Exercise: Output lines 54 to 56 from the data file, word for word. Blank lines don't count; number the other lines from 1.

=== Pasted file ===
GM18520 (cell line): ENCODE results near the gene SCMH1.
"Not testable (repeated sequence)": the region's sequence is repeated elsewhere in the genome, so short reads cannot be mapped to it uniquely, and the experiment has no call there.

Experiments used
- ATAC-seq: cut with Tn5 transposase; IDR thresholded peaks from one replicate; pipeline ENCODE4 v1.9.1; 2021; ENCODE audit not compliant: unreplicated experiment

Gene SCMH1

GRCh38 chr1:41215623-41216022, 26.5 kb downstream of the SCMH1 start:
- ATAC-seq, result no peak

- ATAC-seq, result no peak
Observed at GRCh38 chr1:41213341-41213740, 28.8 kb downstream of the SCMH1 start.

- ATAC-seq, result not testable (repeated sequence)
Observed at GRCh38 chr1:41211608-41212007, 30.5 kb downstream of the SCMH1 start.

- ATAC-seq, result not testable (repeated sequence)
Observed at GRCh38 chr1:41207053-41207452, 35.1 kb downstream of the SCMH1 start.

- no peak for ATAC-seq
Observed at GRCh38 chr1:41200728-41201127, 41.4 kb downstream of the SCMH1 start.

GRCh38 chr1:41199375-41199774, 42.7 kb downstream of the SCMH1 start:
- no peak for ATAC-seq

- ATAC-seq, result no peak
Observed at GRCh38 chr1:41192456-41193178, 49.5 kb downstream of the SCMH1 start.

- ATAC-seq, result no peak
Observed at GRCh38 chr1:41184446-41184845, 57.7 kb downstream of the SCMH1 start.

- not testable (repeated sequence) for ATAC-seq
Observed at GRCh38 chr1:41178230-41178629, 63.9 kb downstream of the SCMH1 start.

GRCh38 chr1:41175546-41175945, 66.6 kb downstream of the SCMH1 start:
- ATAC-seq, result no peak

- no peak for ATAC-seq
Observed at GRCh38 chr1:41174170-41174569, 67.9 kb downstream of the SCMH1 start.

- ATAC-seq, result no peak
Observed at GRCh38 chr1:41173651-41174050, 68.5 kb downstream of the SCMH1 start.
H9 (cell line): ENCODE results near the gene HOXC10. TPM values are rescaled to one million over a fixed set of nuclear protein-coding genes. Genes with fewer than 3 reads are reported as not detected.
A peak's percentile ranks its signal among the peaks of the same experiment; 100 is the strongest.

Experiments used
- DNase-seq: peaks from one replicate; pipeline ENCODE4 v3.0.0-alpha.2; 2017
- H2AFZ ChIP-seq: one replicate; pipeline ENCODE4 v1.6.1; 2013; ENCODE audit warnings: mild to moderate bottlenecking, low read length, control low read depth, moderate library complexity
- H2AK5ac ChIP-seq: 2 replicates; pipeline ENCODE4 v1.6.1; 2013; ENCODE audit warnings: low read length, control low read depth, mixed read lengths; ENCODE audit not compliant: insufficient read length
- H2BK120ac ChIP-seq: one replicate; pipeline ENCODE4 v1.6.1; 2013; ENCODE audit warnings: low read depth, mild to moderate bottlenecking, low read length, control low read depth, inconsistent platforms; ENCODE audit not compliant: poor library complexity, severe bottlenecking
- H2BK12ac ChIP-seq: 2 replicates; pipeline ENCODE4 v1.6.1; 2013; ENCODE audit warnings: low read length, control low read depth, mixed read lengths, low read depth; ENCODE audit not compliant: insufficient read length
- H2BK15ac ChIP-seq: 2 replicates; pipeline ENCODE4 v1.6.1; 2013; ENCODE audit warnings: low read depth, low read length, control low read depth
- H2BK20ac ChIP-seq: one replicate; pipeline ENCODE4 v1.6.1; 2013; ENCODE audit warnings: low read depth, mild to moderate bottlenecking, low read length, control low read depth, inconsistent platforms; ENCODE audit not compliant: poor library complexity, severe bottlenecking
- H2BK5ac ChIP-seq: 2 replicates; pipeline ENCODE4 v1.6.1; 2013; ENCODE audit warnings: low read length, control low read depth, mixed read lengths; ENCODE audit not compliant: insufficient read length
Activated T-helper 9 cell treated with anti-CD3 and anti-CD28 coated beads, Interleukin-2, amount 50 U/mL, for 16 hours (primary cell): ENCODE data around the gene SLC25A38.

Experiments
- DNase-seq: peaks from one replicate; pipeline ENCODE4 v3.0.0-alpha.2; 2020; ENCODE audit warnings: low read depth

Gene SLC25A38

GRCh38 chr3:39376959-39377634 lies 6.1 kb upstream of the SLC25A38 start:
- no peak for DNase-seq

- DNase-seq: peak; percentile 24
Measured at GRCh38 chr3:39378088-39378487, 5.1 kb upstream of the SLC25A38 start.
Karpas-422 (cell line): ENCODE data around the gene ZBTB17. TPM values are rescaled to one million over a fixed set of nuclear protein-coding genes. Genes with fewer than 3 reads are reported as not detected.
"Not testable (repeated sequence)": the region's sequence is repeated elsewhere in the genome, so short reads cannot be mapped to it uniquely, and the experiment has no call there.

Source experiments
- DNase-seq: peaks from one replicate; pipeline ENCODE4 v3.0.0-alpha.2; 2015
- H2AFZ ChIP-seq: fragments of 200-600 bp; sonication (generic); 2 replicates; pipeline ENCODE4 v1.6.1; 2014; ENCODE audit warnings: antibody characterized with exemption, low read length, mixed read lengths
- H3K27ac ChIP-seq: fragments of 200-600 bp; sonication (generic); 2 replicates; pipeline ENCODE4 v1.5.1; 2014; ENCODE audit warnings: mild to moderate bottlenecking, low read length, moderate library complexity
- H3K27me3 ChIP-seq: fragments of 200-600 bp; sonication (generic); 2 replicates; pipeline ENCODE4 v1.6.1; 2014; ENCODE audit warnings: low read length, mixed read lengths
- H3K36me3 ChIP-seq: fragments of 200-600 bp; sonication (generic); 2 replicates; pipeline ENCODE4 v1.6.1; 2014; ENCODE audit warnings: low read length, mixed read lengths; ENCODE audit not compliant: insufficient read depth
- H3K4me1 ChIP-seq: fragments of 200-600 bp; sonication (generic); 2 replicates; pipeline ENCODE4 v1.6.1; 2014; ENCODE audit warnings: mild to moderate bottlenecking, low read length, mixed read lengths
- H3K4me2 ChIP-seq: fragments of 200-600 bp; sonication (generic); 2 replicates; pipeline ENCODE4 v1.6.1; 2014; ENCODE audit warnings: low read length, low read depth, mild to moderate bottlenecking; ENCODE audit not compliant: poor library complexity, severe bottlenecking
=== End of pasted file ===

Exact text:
- H3K27ac ChIP-seq: fragments of 200-600 bp; sonication (generic); 2 replicates; pipeline ENCODE4 v1.5.1; 2014; ENCODE audit warnings: mild to moderate bottlenecking, low read length, moderate library complexity
- H3K27me3 ChIP-seq: fragments of 200-600 bp; sonication (generic); 2 replicates; pipeline ENCODE4 v1.6.1; 2014; ENCODE audit warnings: low read length, mixed read lengths
- H3K36me3 ChIP-seq: fragments of 200-600 bp; sonication (generic); 2 replicates; pipeline ENCODE4 v1.6.1; 2014; ENCODE audit warnings: low read length, mixed read lengths; ENCODE audit not compliant: insufficient read depth